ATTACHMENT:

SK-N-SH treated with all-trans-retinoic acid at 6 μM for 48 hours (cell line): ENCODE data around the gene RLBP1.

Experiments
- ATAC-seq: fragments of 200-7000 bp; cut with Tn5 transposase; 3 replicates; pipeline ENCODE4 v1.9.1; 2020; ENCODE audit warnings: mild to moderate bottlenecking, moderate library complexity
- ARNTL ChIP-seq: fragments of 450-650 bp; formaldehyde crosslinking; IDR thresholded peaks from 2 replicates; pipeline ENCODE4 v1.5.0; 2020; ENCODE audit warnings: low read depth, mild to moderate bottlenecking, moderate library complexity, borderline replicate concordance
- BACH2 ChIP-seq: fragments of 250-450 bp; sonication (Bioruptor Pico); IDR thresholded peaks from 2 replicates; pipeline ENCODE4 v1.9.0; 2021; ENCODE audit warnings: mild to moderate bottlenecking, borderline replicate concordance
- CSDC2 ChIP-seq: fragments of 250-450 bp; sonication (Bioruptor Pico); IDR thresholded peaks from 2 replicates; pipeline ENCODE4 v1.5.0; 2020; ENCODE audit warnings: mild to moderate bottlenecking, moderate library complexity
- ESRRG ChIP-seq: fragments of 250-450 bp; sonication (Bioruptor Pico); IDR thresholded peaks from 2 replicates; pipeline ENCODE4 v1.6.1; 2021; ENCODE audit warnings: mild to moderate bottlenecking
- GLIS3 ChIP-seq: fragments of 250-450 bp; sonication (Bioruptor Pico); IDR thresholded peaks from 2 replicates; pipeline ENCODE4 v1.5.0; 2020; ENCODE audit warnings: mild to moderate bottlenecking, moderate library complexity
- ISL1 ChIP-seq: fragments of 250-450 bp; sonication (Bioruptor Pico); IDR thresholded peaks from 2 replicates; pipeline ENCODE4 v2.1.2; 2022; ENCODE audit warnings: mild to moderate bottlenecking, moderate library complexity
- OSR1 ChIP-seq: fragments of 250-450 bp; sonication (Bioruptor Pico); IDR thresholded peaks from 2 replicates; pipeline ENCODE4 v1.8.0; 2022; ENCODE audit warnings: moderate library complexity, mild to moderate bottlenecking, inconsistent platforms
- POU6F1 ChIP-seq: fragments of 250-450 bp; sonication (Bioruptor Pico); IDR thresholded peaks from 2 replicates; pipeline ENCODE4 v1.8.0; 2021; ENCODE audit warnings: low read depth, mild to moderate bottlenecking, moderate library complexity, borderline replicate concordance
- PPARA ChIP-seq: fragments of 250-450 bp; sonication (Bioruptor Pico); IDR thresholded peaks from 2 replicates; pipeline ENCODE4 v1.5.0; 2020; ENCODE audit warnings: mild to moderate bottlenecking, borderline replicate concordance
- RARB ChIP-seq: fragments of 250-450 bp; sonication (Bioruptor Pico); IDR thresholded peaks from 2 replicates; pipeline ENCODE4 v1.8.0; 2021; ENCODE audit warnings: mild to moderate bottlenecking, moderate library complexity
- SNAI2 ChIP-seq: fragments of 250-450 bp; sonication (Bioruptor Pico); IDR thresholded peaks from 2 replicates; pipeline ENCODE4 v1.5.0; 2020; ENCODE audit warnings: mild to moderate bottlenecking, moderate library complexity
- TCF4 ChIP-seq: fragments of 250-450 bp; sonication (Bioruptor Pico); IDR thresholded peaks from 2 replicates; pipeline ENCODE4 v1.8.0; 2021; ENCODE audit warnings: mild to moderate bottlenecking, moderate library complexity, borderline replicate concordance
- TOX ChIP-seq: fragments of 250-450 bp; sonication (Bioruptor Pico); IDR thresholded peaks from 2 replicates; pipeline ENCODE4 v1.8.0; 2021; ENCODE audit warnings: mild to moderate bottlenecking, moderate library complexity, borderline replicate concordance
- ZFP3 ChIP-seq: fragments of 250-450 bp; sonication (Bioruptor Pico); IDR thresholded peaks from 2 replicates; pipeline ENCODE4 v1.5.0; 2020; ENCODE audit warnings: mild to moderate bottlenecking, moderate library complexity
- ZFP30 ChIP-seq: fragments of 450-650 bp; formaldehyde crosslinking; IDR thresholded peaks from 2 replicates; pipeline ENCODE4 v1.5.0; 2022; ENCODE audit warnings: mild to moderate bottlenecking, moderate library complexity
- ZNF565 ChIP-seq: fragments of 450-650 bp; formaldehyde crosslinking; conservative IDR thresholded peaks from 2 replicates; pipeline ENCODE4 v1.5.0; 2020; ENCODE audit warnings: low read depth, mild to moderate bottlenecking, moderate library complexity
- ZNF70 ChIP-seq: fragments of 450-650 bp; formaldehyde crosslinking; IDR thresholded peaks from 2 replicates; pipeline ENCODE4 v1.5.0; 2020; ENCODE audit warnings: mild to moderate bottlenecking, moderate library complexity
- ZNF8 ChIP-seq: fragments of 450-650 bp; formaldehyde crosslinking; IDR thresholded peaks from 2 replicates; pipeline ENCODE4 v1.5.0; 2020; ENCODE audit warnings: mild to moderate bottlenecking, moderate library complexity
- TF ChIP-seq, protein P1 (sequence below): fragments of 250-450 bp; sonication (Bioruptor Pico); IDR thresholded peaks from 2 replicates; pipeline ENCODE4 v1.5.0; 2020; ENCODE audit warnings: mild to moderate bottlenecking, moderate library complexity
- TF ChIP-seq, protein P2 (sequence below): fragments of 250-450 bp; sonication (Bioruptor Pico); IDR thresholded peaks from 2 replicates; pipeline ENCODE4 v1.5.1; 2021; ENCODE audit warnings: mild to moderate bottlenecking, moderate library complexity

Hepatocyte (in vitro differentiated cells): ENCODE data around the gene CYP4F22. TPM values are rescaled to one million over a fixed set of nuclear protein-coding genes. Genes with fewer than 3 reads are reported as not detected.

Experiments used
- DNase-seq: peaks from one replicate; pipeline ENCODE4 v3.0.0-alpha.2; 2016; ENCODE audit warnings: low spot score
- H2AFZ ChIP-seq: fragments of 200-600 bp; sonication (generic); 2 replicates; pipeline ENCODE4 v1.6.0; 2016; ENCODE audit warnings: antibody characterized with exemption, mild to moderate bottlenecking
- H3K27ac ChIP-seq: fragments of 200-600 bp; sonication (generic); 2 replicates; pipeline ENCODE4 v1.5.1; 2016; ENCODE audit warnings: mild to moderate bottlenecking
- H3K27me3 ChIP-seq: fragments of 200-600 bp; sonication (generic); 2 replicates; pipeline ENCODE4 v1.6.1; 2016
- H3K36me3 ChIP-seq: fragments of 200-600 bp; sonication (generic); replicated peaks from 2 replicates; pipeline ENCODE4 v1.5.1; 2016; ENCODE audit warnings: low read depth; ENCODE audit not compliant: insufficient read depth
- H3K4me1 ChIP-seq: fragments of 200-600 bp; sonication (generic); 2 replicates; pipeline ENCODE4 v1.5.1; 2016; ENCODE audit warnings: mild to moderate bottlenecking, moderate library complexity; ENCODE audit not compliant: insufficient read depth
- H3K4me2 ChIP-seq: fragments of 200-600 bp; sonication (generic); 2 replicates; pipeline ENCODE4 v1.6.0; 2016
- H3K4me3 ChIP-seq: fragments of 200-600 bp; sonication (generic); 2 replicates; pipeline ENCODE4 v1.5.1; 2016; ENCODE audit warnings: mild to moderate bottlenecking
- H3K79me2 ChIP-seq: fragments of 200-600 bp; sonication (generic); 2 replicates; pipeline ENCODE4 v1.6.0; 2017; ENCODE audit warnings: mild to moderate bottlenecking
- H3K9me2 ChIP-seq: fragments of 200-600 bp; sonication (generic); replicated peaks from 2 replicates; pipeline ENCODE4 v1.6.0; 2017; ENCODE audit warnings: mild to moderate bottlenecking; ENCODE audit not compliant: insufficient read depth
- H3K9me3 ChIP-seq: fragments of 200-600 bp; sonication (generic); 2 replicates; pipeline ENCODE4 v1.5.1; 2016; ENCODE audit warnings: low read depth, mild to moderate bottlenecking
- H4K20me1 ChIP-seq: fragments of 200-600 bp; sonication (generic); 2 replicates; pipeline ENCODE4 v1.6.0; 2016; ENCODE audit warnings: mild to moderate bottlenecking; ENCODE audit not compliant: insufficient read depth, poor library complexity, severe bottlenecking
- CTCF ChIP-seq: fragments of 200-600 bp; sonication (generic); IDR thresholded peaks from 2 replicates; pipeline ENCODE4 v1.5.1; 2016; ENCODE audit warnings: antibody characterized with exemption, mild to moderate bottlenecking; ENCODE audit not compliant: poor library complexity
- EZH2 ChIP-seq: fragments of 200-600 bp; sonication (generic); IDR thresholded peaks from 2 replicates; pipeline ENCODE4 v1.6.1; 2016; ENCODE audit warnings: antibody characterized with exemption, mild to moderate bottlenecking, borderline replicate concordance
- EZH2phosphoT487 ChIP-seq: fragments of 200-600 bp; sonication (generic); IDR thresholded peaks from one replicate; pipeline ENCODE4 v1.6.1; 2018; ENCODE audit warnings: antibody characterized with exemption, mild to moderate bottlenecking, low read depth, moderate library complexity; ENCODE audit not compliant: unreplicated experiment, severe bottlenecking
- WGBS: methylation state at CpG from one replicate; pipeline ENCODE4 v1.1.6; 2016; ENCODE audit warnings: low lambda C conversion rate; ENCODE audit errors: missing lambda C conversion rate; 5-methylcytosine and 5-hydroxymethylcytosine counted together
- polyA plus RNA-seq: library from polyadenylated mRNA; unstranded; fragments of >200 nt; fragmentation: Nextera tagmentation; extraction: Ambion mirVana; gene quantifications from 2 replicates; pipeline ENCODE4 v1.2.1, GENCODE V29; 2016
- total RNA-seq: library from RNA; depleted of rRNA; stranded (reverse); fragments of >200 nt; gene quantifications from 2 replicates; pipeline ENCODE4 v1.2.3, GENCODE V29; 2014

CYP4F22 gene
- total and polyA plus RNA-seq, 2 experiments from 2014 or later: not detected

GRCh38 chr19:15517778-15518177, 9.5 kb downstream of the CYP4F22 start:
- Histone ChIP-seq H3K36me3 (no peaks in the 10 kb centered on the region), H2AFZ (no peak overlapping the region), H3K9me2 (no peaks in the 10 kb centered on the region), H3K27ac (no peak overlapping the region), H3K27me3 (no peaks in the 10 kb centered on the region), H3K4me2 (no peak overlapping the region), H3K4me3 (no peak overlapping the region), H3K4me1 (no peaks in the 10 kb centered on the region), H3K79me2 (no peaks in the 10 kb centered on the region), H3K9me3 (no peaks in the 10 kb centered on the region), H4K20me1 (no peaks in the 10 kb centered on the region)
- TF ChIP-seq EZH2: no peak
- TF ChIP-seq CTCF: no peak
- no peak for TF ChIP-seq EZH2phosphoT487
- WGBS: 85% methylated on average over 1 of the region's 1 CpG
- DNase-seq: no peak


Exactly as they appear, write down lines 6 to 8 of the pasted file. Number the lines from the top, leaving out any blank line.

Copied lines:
- CSDC2 ChIP-seq: fragments of 250-450 bp; sonication (Bioruptor Pico); IDR thresholded peaks from 2 replicates; pipeline ENCODE4 v1.5.0; 2020; ENCODE audit warnings: mild to moderate bottlenecking, moderate library complexity
- ESRRG ChIP-seq: fragments of 250-450 bp; sonication (Bioruptor Pico); IDR thresholded peaks from 2 replicates; pipeline ENCODE4 v1.6.1; 2021; ENCODE audit warnings: mild to moderate bottlenecking
- GLIS3 ChIP-seq: fragments of 250-450 bp; sonication (Bioruptor Pico); IDR thresholded peaks from 2 replicates; pipeline ENCODE4 v1.5.0; 2020; ENCODE audit warnings: mild to moderate bottlenecking, moderate library complexity